UBC Theses and Dissertations
Precipitation scatter interference on communication links with emphasis on the melting-snow layer Hulays, Rafeh Ahmad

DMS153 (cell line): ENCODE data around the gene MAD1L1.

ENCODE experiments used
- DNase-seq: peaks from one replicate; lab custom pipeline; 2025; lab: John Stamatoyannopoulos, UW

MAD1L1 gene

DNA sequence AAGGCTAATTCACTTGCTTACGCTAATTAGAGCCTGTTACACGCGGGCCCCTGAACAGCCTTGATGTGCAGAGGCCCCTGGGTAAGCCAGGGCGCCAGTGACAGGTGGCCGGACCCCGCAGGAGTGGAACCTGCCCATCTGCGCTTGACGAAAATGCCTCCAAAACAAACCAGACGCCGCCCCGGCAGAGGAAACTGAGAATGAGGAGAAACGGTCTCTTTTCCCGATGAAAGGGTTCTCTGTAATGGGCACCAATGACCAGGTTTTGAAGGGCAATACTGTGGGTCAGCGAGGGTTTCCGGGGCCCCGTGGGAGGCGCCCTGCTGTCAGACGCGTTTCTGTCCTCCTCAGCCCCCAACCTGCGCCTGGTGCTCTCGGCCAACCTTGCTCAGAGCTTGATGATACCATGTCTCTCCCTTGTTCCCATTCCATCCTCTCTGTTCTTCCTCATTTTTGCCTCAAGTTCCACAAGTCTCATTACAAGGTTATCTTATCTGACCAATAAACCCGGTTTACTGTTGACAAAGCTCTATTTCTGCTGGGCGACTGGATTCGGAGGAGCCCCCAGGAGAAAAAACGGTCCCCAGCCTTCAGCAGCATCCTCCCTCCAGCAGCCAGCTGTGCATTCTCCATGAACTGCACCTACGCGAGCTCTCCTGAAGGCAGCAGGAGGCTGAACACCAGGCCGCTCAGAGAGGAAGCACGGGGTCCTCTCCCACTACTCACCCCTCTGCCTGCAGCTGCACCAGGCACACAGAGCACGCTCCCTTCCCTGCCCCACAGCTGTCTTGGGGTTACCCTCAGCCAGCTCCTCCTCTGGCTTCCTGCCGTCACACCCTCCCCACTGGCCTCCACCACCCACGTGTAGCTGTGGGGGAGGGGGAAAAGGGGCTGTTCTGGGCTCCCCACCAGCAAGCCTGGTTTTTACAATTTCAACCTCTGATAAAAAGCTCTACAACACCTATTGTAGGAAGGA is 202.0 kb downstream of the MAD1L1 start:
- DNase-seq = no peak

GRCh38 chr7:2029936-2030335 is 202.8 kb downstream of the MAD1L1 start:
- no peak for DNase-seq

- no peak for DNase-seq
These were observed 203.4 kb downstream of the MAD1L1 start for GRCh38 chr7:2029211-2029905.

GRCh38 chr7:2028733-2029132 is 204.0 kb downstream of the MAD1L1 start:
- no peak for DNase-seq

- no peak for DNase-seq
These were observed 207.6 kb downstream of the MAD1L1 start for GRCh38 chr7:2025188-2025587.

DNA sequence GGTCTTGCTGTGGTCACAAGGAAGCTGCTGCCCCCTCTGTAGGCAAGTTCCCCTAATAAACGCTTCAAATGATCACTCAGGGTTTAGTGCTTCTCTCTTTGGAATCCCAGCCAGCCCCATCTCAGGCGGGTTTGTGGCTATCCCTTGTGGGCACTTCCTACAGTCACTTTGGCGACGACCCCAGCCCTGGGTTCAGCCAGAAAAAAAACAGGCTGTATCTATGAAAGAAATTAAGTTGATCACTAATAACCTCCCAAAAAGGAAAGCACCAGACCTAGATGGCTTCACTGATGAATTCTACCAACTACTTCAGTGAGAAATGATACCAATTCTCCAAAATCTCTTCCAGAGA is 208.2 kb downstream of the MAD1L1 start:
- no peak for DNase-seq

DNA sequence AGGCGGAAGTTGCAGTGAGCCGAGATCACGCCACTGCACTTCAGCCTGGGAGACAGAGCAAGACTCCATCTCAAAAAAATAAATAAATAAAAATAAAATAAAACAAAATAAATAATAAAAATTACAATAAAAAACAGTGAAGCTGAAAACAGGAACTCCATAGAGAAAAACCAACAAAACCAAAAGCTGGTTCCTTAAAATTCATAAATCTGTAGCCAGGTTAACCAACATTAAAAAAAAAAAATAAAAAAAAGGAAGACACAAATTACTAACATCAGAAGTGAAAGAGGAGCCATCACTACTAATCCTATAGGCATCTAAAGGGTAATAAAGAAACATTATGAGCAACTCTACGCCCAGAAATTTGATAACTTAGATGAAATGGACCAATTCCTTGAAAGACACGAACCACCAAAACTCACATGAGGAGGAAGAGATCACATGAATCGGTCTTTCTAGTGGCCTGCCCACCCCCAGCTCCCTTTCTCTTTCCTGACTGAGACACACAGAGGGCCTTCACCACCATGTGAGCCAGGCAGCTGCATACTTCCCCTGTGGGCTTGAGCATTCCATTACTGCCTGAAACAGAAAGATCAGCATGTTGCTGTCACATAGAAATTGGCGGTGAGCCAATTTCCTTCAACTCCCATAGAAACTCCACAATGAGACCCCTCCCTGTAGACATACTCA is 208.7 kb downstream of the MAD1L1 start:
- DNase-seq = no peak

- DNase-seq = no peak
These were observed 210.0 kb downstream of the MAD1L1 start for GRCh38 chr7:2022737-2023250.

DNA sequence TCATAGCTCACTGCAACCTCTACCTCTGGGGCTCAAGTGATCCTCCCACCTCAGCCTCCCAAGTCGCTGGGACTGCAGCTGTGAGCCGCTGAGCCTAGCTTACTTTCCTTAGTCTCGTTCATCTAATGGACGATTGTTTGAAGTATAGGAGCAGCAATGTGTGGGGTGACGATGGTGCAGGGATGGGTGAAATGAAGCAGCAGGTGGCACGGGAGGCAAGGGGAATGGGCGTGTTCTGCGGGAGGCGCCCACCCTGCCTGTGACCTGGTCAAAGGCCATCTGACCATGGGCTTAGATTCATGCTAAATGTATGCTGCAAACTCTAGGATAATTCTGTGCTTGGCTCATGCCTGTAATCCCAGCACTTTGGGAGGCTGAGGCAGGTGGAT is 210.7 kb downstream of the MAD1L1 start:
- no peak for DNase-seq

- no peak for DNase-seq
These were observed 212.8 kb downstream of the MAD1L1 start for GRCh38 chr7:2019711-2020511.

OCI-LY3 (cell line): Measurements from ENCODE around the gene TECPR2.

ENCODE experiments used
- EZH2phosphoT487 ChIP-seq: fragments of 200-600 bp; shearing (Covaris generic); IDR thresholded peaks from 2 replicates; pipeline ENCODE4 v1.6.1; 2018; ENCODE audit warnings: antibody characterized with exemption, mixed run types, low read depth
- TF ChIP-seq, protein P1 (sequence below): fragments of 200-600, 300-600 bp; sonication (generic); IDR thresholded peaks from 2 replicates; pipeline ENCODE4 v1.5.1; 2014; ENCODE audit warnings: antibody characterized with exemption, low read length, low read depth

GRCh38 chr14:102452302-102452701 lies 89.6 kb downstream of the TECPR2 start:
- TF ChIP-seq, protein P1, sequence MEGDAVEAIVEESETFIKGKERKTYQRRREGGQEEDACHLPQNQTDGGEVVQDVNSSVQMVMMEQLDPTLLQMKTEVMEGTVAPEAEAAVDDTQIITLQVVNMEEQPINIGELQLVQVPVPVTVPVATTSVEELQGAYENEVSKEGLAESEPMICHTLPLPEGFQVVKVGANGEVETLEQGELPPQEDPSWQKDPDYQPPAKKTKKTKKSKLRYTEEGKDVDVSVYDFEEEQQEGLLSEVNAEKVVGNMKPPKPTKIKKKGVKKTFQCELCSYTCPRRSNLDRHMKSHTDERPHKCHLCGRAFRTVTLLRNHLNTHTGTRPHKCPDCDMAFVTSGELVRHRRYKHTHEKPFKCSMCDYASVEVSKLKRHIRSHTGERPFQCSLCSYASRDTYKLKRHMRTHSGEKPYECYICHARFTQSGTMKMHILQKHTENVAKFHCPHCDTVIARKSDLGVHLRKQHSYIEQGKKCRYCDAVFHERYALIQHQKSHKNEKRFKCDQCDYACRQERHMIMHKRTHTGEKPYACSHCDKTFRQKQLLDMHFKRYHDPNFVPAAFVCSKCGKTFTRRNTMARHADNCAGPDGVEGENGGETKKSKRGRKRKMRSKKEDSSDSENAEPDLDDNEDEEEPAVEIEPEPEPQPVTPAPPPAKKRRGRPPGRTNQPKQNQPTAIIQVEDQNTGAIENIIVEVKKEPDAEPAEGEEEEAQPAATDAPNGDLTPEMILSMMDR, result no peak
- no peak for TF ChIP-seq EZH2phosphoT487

A geometrical model has been developed to calculate hydrometeor interference between different microwave systems sharing the same frequency. The model is capable of calculating the interference for any combination of transmitter-receiver geometry and the program is flexible enough to allow for many assumptions related to the spatial and vertical structure of the rain cell. Furthermore, it can easily accommodate different attenuation and scattering models. The study also focuses on the melting-snow layer and it is found that this layer plays a significant role in the interference calculations. The melting layer significantly increases the interference in the 1-8 GHz range, and moderately in the 8-12 GHz. On the other hand, the melting layer results in a significant decrease in the interference level at higher frequencies, especially in the 30-40 GHz range. The study also examines the effect of the ice/snow region above the melting layer and it is concluded that this region plays an important role in the interference calculations, especially at higher frequencies. Three examples of interference geometries are examined in Chapter 4. The first deals with the interference from an up-link to terrestrial links in the near-forward direction, the second deals with the interference from an up-link to terrestrial links in the near-backward direction and the third deals with the interference from an up-link to a satellite in the forward direction. A comparison is made between two rain-cell models in Chapter 5. The COST 210 rain-cell model, which is adopted by the CCIR (International Radio Consultative Committee), is compared with the more physical Capsoni rain-cell model. A new empirical attenuation formula for rain and melting-snow has been developed, which, unlike previous formulae, has the frequency as a separate parameter. For detailed analysis, refer to Appendix D.
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